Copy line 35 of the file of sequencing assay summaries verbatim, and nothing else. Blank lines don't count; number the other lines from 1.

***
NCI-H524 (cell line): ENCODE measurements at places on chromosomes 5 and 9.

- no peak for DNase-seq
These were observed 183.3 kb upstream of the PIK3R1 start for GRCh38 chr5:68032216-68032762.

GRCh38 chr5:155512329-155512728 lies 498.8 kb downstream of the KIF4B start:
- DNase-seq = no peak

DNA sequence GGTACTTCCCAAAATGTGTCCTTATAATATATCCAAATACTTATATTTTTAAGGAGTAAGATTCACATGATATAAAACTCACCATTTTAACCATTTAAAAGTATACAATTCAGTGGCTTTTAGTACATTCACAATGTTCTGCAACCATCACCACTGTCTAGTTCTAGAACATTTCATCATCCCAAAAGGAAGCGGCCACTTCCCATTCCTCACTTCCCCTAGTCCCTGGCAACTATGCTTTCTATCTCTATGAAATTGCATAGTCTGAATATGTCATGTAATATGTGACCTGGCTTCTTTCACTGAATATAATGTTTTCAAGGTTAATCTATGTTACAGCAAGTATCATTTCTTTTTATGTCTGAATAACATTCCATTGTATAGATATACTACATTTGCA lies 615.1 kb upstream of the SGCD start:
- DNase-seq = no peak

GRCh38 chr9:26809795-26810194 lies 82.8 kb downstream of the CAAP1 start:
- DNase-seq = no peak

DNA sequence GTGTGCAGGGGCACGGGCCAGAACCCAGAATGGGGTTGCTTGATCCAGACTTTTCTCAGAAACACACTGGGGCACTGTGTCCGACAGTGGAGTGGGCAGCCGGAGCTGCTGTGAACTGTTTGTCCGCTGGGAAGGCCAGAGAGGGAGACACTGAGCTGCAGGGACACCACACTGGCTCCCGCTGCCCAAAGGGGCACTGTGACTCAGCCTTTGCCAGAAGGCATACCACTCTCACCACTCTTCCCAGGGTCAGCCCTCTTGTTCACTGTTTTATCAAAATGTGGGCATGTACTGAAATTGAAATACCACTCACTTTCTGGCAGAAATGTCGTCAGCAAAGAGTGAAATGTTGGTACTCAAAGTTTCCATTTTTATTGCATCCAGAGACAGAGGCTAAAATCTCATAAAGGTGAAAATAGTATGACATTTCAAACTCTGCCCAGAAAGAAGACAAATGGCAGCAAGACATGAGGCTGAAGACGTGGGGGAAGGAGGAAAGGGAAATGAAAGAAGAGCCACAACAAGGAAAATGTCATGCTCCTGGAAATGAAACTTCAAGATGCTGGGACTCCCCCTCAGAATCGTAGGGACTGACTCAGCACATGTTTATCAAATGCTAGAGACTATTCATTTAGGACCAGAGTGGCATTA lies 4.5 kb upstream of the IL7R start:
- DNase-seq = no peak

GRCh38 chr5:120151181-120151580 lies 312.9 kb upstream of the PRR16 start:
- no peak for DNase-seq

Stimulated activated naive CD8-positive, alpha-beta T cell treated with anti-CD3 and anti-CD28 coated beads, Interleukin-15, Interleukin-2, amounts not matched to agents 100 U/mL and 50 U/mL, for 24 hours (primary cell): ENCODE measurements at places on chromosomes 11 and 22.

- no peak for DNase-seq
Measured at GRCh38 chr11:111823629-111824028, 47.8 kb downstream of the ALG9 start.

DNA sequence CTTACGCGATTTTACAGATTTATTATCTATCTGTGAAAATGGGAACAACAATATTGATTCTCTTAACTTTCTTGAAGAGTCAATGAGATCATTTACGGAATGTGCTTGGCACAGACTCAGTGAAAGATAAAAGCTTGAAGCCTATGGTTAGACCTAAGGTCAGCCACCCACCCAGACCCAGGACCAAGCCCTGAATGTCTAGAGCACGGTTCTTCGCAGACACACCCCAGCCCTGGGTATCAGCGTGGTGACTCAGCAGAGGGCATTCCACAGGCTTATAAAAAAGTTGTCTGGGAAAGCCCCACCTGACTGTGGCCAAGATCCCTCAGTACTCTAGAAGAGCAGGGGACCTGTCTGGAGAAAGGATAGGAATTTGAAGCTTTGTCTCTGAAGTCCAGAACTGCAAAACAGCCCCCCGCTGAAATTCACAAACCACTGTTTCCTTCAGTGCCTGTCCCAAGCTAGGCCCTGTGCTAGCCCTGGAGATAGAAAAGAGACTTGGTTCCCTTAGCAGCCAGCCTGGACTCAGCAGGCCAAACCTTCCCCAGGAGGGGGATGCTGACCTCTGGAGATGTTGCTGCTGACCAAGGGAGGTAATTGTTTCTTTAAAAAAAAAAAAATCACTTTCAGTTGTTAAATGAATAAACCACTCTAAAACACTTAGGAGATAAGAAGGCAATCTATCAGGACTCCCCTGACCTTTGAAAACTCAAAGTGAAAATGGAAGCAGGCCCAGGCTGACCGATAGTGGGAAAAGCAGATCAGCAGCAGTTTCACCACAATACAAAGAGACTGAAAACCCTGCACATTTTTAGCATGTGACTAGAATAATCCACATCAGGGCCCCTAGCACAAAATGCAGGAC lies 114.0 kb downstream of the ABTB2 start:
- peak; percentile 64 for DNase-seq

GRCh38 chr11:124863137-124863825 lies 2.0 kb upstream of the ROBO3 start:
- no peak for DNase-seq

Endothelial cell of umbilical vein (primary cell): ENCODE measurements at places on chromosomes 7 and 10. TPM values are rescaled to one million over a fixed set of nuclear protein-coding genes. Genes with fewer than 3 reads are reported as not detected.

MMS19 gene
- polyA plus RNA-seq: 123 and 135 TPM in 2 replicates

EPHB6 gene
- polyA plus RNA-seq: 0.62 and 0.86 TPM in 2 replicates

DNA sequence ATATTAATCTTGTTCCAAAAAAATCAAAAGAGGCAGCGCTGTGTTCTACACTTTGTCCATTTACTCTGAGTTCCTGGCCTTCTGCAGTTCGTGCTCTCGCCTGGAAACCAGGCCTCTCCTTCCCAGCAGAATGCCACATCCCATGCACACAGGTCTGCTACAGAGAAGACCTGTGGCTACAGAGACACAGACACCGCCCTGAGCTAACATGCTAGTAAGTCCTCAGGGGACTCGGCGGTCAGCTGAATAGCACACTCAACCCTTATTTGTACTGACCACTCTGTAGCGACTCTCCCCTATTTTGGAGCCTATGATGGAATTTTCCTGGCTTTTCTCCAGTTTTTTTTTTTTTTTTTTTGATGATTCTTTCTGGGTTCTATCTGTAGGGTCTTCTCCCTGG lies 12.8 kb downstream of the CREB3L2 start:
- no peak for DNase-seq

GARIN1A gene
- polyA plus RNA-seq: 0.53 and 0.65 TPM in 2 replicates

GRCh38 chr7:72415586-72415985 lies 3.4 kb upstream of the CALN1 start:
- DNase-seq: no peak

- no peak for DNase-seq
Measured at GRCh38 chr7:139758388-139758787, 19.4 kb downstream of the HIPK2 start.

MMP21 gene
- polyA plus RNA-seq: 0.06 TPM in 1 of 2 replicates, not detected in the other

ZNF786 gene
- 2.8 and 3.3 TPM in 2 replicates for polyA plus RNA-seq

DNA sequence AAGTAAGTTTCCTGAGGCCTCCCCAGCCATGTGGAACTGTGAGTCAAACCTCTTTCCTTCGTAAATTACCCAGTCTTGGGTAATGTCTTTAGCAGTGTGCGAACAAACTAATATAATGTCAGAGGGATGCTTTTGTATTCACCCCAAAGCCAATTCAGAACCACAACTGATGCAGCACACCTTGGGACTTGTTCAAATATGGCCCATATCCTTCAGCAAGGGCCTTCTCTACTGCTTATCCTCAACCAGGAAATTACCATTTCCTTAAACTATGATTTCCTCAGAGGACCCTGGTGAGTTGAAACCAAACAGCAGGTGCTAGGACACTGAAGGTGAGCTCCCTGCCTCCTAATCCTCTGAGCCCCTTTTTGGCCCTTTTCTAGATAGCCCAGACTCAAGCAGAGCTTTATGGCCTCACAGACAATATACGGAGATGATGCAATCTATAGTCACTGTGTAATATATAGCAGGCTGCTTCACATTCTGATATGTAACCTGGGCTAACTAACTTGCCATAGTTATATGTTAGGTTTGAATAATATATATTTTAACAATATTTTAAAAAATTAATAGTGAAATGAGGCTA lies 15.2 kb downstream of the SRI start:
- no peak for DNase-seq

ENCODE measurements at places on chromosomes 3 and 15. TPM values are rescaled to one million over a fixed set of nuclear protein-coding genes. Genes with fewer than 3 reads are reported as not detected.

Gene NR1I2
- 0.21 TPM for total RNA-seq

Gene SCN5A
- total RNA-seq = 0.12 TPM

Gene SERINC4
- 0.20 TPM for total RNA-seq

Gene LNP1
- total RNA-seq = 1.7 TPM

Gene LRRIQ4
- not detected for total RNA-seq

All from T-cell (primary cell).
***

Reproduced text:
- polyA plus RNA-seq: 0.06 TPM in 1 of 2 replicates, not detected in the other